We drove along the dirt roads of rural Zomba with about 20 boxes jostling in the back seat of our little bus. Three of us stood in the aisle, putting all our weight against the boxes to keep them from toppling as the vehicle rolled down a hill. It was—to say the least—a makeshift transport.
I kept asking myself how we could possibly use all these boxes. If you’ve ever been part of a packing event at Forgotten Children, you know what I’m talking about. There are thousands of clothing items and hundreds of boxes—where does everything go?
As it turns out, those clothes go anywhere there’s a need. Sure, it’s fun to see pictures of sponsored kids wearing clothes from our local organizations and churches. On this trip, we saw lots of apparel from Wells County high schools. But at its core, FCW’s clothing ministry is far bigger than that.
Many areas of Malawi—especially more rural ones—are made up of chief-led communities. Basically, the Village Head makes all the decisions, and you have to build a relationship with him before you can be involved with his people.
Clothes are a common need; they’re the perfect connection point. When you go into a village, there’s a big difference between, “Hey come to our church this weekend,” and “Could you and your people use some new clothes?” FCW’s partner, James, does the latter—and we saw firsthand how the people love him for it.
Over the past several years, James has developed deep friendships with the Village Heads in his area. He doesn’t just serve the kids that live in his orphan homes or come to his programs. James sees the bigger picture; he builds community from the ground up.
When we did our morning of clothing distribution, we didn’t do it in the community just outside the gates of the orphan home. We drove farther, expanded the ministry’s reach with something so simple—a few articles of clothing.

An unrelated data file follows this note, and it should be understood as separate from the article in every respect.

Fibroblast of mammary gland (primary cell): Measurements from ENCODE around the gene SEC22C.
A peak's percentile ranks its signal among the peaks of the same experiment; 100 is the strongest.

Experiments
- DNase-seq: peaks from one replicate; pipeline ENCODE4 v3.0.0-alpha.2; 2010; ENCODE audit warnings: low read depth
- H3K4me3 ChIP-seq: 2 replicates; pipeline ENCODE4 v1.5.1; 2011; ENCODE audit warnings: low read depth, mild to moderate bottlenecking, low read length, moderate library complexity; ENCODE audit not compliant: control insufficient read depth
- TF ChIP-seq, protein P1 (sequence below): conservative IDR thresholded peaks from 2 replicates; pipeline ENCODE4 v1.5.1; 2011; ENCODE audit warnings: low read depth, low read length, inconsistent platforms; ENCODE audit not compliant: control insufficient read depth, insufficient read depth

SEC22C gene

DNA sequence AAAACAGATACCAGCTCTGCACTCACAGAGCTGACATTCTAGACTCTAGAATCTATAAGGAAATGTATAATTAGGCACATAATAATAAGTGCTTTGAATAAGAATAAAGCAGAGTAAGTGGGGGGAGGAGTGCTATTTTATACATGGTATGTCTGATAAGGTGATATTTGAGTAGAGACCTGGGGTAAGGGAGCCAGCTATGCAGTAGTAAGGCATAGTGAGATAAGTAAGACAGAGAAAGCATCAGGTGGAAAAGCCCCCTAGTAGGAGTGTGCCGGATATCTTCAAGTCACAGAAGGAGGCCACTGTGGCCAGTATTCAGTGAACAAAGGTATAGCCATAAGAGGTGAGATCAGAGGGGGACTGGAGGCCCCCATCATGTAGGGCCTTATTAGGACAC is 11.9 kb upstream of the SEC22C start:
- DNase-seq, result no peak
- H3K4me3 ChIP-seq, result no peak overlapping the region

In a few weeks or months or years, maybe some of the people in this village will show up at church services. Maybe a Village Head will reach out to James and ask if he has room in his programs for a kid who needs a fresh start. Maybe this one morning of clothing distribution will hold in their minds, will launch their next steps.
These are the building blocks of sustainable change: Mothers chatting as they pick out clothes for their kids. Toddlers running around with their new outfits in hand. Old women laughing, their faces long-creased with smile lines, as the kids stare cautiously at the white strangers in front of them.
That’s the heartbeat of the ministry. It’s why all those hours of packing, all those dollars toward shipping containers, really matter. They’re the first step toward something bigger.
If you’re wondering where all those hundreds of boxes go, the answer is “everywhere.”
Did you know it only costs $10 to ship a box of clothes for families on the other side of the world? If you’ve eaten out at a restaurant recently, there’s a good chance you spent almost that much. What if you used that money to send a box that could make a world of difference? Click here to take action.